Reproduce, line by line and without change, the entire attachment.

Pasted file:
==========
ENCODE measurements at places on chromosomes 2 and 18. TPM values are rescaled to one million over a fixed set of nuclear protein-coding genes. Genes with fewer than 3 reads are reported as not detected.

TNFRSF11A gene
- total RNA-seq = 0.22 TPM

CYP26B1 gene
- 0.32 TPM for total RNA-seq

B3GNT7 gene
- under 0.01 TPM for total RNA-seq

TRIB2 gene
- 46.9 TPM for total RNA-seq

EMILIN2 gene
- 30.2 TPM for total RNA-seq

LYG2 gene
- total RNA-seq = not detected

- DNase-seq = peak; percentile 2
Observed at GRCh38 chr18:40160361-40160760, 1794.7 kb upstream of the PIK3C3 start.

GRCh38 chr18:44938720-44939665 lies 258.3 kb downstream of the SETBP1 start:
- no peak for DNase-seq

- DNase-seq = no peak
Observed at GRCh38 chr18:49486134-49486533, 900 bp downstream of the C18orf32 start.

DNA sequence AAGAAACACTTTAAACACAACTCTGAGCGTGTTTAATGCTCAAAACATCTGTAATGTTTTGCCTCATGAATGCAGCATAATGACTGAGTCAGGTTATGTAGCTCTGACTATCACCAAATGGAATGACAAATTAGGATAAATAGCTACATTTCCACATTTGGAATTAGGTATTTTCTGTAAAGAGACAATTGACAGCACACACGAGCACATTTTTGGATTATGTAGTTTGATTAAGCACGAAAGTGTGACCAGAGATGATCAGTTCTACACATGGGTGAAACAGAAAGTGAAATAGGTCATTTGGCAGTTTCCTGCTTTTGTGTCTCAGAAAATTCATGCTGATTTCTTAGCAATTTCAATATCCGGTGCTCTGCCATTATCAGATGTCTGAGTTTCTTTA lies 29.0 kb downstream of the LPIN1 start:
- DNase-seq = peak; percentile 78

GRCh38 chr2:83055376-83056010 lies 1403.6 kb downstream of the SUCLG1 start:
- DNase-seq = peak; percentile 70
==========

ENCODE measurements at places on chromosomes 2 and 18. TPM values are rescaled to one million over a fixed set of nuclear protein-coding genes. Genes with fewer than 3 reads are reported as not detected.

TNFRSF11A gene
- total RNA-seq = 0.22 TPM

CYP26B1 gene
- 0.32 TPM for total RNA-seq

B3GNT7 gene
- under 0.01 TPM for total RNA-seq

TRIB2 gene
- 46.9 TPM for total RNA-seq

EMILIN2 gene
- 30.2 TPM for total RNA-seq

LYG2 gene
- total RNA-seq = not detected

- DNase-seq = peak; percentile 2
Observed at GRCh38 chr18:40160361-40160760, 1794.7 kb upstream of the PIK3C3 start.

GRCh38 chr18:44938720-44939665 lies 258.3 kb downstream of the SETBP1 start:
- no peak for DNase-seq

- DNase-seq = no peak
Observed at GRCh38 chr18:49486134-49486533, 900 bp downstream of the C18orf32 start.

DNA sequence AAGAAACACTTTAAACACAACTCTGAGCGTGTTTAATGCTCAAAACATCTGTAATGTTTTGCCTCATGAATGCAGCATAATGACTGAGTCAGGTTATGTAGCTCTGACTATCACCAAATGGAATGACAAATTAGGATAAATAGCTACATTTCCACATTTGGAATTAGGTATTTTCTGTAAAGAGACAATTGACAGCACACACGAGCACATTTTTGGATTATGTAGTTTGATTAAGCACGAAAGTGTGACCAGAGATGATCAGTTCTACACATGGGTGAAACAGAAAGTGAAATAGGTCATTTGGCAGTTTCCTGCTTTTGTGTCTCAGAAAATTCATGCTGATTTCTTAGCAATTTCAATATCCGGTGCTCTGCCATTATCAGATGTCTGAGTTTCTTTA lies 29.0 kb downstream of the LPIN1 start:
- DNase-seq = peak; percentile 78

GRCh38 chr2:83055376-83056010 lies 1403.6 kb downstream of the SUCLG1 start:
- DNase-seq = peak; percentile 70